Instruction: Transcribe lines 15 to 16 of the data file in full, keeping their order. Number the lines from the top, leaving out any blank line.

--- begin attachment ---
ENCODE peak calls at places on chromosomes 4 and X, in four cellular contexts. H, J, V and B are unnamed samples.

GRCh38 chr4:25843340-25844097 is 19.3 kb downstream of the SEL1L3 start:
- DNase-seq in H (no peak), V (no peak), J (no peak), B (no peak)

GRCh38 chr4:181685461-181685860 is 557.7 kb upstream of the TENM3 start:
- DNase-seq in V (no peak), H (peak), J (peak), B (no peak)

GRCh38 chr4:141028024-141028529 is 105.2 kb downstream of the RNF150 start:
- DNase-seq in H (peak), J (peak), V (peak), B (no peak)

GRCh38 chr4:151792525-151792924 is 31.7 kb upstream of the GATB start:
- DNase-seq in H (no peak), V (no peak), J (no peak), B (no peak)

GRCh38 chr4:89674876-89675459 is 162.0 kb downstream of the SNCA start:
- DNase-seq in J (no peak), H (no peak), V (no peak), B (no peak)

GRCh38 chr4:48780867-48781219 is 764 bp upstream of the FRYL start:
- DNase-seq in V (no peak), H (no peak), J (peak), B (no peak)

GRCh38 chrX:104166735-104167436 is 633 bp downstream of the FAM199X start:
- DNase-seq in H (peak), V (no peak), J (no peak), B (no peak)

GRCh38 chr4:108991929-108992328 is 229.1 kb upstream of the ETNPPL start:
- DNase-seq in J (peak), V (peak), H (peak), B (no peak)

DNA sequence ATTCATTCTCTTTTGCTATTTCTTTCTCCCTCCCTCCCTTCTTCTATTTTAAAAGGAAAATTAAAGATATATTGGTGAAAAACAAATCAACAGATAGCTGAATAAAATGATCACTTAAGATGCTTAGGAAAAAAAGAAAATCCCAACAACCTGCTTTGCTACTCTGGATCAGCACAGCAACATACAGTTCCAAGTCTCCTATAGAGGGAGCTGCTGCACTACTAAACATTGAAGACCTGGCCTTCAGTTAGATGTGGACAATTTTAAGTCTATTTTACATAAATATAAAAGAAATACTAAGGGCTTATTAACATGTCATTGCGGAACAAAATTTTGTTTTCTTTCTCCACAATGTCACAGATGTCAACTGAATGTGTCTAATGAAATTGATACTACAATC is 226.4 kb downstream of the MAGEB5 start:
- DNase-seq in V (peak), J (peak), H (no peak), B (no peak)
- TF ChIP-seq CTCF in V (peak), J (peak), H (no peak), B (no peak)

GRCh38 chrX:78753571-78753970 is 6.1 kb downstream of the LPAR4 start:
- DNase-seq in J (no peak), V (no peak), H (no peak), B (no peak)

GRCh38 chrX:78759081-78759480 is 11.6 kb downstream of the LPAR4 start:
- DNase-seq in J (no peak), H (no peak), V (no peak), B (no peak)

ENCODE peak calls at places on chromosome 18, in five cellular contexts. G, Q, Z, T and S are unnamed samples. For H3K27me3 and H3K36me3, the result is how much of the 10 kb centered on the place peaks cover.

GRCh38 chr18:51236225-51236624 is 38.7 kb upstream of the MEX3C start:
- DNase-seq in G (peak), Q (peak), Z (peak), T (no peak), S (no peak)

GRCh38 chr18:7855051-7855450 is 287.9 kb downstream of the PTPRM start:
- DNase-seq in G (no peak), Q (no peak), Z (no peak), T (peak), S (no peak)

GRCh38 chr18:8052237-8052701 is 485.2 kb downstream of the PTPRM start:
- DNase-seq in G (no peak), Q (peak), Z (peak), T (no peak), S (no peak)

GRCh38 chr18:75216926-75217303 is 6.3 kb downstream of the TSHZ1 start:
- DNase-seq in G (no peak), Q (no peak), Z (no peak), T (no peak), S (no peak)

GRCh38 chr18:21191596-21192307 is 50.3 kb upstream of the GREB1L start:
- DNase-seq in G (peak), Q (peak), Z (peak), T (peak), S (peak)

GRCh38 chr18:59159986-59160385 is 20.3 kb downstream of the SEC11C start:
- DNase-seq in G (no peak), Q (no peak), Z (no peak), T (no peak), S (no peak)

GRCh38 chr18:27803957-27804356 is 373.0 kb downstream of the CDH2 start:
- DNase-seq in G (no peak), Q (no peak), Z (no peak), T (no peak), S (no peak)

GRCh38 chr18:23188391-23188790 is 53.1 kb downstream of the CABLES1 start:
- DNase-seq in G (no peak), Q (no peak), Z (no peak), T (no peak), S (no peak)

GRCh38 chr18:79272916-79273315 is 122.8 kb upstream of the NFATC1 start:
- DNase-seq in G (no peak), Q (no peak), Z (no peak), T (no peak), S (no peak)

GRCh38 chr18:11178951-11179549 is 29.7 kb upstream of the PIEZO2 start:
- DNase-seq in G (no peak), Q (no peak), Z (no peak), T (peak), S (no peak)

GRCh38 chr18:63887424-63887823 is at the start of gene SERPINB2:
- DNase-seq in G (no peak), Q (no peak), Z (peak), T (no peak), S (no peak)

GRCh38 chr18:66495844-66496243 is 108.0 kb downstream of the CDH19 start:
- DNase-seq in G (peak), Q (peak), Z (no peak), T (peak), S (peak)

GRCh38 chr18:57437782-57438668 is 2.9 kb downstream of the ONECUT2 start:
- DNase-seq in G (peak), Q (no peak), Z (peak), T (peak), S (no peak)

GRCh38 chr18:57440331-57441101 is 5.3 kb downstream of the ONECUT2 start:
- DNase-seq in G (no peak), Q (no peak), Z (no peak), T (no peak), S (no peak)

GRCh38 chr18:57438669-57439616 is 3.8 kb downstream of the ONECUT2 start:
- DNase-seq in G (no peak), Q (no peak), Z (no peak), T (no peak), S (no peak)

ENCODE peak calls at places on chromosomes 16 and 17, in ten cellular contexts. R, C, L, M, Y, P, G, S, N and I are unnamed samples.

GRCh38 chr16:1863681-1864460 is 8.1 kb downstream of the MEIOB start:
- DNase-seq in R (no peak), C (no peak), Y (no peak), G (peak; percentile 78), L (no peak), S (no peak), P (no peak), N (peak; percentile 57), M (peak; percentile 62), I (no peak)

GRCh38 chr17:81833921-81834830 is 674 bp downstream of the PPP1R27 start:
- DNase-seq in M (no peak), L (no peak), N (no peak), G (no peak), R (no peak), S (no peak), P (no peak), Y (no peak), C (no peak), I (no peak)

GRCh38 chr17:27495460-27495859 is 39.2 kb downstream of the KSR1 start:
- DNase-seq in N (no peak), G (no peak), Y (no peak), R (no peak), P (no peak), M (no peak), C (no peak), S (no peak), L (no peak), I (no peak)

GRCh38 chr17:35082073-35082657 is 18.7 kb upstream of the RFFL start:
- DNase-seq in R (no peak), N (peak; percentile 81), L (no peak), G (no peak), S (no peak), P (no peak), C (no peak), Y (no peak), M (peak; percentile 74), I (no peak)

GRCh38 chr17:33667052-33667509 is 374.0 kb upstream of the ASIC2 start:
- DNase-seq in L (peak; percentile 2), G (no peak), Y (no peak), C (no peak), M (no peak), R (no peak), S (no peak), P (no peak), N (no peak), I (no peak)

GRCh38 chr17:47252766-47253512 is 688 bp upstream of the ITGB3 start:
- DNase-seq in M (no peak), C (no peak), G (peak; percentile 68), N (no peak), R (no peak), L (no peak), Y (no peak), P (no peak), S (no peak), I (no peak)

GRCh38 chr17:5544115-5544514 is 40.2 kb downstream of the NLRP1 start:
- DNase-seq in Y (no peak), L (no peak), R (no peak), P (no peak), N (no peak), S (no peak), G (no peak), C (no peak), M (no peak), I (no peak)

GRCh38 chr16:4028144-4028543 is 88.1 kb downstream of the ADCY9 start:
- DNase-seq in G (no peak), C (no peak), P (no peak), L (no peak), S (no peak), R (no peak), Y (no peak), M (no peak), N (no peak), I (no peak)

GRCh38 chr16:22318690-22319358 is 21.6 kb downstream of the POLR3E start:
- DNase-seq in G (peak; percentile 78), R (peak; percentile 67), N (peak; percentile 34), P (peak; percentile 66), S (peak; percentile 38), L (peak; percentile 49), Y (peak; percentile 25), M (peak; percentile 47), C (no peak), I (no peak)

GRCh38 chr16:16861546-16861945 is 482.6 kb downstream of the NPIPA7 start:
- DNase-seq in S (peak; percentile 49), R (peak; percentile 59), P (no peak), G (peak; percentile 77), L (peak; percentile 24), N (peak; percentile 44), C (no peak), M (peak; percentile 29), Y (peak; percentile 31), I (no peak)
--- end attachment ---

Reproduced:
- DNase-seq in H (peak), V (no peak), J (no peak), B (no peak)

GRCh38 chr4:108991929-108992328 is 229.1 kb upstream of the ETNPPL start: